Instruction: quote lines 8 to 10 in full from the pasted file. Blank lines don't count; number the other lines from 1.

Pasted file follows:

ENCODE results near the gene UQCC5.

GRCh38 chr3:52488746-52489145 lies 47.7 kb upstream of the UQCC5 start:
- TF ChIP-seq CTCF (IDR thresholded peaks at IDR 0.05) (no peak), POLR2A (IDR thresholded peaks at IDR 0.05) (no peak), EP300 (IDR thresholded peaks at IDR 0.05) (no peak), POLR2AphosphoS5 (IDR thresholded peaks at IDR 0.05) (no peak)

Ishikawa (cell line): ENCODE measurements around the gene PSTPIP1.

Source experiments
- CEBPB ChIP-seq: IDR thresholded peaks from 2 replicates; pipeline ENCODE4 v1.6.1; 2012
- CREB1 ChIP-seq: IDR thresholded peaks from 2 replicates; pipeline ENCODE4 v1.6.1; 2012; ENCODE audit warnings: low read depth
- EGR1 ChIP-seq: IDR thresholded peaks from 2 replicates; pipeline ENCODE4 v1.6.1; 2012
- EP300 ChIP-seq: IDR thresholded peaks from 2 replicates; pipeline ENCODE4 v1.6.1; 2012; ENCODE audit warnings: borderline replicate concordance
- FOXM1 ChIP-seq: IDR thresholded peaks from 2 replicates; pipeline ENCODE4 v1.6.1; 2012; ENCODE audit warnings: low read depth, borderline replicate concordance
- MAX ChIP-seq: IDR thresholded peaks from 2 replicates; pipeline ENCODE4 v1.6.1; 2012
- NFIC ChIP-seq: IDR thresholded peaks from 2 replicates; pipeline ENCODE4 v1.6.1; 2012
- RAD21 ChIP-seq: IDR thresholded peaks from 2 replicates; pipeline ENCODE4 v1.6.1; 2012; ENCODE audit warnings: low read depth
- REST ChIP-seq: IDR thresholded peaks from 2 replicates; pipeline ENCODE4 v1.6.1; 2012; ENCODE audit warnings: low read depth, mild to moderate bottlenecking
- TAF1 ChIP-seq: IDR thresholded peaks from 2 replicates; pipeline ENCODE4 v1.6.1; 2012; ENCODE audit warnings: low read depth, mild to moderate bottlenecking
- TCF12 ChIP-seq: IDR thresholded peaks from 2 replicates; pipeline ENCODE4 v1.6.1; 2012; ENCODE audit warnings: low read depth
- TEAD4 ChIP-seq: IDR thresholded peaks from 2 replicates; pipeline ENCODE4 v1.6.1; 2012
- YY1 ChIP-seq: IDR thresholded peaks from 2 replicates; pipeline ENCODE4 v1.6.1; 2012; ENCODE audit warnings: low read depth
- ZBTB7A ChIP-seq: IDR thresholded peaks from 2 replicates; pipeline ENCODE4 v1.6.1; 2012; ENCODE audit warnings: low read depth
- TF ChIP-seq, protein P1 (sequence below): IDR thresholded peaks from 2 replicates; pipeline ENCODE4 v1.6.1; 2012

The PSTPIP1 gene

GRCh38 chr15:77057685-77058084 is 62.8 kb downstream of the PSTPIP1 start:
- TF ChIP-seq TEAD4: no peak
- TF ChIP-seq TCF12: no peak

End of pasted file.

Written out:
- EGR1 ChIP-seq: IDR thresholded peaks from 2 replicates; pipeline ENCODE4 v1.6.1; 2012
- EP300 ChIP-seq: IDR thresholded peaks from 2 replicates; pipeline ENCODE4 v1.6.1; 2012; ENCODE audit warnings: borderline replicate concordance
- FOXM1 ChIP-seq: IDR thresholded peaks from 2 replicates; pipeline ENCODE4 v1.6.1; 2012; ENCODE audit warnings: low read depth, borderline replicate concordance